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[11.04.2010 by Cory Tendering]

Music Reviews

Screaming Females - Castle Talk
»Screaming Females
Castle Talk
Don Giovanni
Trent Reznor & Atticus Ross - The Social Network [Original Soundtrack]
»Trent Reznor & Atticus Ross
The Social Network [Original Soundtrack]
The Null Corporation
Deerhunter - Halcyon Digest
»Deerhunter
Halcyon Digest
4AD
No Age - Everything in Between
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Everything in Between
Sub Pop
Robyn - Body Talk Pt. 1/ Body Talk Pt. 2
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Body Talk Pt. 1/ Body Talk Pt. 2
Konichiwa
The Walkmen - Lisbon
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Lisbon
Fat Possum
Terrene
The Indifferent Universe
Wax Orchard

Rating: 7.2/10 ?


July 20, 2007
The folks at Wax Orchard don't shy away from the fact that The Indifferent Universe was co-produced by Phil Ek, who has made a name for himself working with Northwest heavyweights Built to Spill, Modest Mouse and The Shins. If ever one doubted the role of producers in shaping a record's sound, I suggest one spin of The Indifferent Universe as proof positive. That however is a statement on Ek, not on Terrene, who would be shorted if simply considered the product of those bands' producer, as they have something going on unique unto themselves.

The band began as the solo project of John Dylan in the late Nineties before morphing into a trio in 2003, with straight-up drums, bass and guitar. The sound, however, is more aurally complex than that lineup would suggest. Perhaps this is due to the album having been recorded over a longer period, containing songs that were written as far back as 1996. Indeed, there is a bit of a time lapse feeling that one gets when listening to this engaging set of a baker's dozen tracks. Like a set of donuts, The Indifferent Universe benefits from variety; in addition to Phil Ek's influence, the album throws out everything from to the prog-rock of Yes to the bounciness of Architecture in Helsinki.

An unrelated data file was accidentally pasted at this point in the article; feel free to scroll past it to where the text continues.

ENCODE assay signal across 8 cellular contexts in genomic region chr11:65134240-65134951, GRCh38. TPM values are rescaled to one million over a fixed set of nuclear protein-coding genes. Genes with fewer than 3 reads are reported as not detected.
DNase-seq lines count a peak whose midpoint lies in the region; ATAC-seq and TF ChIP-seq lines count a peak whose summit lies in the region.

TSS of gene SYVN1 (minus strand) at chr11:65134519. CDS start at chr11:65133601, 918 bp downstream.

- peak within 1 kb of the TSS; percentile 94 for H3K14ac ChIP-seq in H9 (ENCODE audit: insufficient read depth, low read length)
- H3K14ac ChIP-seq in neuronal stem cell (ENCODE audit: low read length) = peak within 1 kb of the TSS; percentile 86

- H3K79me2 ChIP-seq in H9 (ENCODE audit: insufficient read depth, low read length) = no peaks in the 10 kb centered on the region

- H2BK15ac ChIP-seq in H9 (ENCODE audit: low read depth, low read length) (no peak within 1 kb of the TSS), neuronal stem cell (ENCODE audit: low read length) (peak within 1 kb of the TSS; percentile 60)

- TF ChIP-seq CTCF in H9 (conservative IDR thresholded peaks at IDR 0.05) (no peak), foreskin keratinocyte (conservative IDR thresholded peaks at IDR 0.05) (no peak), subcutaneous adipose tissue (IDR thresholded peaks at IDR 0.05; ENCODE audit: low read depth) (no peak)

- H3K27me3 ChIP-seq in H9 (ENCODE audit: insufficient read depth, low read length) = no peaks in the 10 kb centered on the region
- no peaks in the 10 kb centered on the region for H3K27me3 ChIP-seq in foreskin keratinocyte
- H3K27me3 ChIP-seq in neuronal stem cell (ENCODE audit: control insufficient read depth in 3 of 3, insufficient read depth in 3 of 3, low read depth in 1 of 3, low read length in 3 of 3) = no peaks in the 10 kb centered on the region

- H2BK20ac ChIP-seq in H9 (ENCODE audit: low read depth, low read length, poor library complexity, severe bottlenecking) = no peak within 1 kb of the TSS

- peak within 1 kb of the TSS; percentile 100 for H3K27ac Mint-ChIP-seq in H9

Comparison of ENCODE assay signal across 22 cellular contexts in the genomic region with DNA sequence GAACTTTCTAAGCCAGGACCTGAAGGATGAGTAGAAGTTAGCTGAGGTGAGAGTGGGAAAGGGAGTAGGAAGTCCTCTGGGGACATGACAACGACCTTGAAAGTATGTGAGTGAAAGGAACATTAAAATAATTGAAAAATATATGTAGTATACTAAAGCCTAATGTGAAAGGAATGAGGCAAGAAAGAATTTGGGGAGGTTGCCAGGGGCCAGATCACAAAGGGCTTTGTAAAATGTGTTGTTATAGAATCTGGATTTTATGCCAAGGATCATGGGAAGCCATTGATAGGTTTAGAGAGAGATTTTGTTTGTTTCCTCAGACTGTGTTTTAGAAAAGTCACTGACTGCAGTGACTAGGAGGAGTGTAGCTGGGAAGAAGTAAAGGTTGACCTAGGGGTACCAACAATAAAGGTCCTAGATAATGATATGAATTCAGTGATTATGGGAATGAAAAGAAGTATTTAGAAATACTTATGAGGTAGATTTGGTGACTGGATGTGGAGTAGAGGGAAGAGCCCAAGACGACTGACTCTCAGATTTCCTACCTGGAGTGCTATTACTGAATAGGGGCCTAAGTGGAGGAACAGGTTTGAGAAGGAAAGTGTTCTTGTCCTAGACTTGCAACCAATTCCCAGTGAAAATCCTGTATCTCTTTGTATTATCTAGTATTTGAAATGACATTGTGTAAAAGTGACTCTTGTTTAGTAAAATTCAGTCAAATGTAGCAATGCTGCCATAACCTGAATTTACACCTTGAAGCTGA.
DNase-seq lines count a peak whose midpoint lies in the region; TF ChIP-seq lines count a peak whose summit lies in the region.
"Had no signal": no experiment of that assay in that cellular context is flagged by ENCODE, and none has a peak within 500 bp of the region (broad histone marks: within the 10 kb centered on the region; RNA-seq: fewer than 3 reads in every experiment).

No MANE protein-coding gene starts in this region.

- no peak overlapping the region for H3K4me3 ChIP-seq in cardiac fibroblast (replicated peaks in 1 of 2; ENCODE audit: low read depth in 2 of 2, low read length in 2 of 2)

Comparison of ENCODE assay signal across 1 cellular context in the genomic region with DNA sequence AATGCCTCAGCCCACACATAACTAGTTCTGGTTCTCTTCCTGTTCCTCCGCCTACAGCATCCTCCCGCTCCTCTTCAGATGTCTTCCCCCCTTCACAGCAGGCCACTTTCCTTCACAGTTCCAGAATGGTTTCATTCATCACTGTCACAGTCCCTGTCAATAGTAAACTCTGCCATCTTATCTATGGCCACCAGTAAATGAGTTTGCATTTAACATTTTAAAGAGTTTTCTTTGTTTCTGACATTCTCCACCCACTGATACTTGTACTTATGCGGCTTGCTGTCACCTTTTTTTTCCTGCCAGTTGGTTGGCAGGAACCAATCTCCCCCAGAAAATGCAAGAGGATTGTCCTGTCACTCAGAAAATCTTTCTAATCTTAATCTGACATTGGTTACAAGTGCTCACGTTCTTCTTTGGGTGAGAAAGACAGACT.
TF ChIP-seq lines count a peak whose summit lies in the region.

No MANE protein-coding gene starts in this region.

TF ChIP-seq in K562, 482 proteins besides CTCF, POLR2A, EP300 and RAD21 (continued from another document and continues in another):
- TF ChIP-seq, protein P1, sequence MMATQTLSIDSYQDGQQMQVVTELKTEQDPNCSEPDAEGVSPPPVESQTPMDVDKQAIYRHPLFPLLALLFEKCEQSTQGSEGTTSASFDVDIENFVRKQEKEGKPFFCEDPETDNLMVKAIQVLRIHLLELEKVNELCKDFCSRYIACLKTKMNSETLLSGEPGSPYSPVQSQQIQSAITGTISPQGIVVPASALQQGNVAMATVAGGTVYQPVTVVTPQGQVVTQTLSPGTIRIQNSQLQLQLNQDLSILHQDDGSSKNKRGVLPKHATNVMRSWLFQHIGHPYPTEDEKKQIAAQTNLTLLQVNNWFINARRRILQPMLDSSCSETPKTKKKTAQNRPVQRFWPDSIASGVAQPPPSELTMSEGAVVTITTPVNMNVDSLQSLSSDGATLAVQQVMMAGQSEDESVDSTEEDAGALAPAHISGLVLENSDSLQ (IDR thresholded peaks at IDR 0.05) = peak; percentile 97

Interestingly, Terrene open the album with "Fifty-One," which Spin Magazine tagged as the "Cool Track of the Day" - back on June 30th 2000! God bless Spin, but on Universe, it happens to be the most un-cool of the bunch. Not to knock the fun Beatles-meets-Built to Spill song off its pedestal, but the album progressively gets more accomplished from there in, making the inclusion of "Fifty-One" seem a nostalgic lark. The following track, "Andromeda," is a far better indicator of what the band is all about: free-forming, melodious songs that feel as if they're barely planted on Terra-firma. The album art of an empty landscape sans satellite dish pointing upwards certainly adds to that sense (and, again, recalls Yes). This is where Terrene are at their best, in songs where one feels their longing for something out there. Later, the excellent mid-point "Stereo!" captures the flag: floating high-fret guitar riffs, teamed with moving high-pitched vocal lines, and a rousing drum march is the winning formula for this band. Fortunately, they touch on this a few more times on side two. Notable in its own right is "The Spirits on the Shelf," another standout that shows Dylan's acute sense of tender melody, including a dulcet violin accompaniment.

If you're wondering what the album's title is about, in their liner notes Terrene include a bit of dialogue from - get this - a Woody Allen film, Crimes and Misdemeanors: "It is only we, with our capacity to love, that give meaning to the indifferent universe." I could find absurdity in using a quote from the neurotic New Yorker; yet the director has shown a capacity for wisdom in his comedies, especially human's struggle to understand their place in this world. So I will take it at face value that Terrene have made an album that, in their minds, attempts to tackle similar themes. It wouldn't be my place to judge whether they have succeeded on their terms; but I can opine that The Indifferent Universe is a hopeful first release, with enough to move the listener into a contemplative space.

Reviewed by Ari Shapiro
A staff writer for LAS, Ari Shapiro mixes up pretty unique smoothies at XOOM in hot Tucson.

See other reviews by Ari Shapiro

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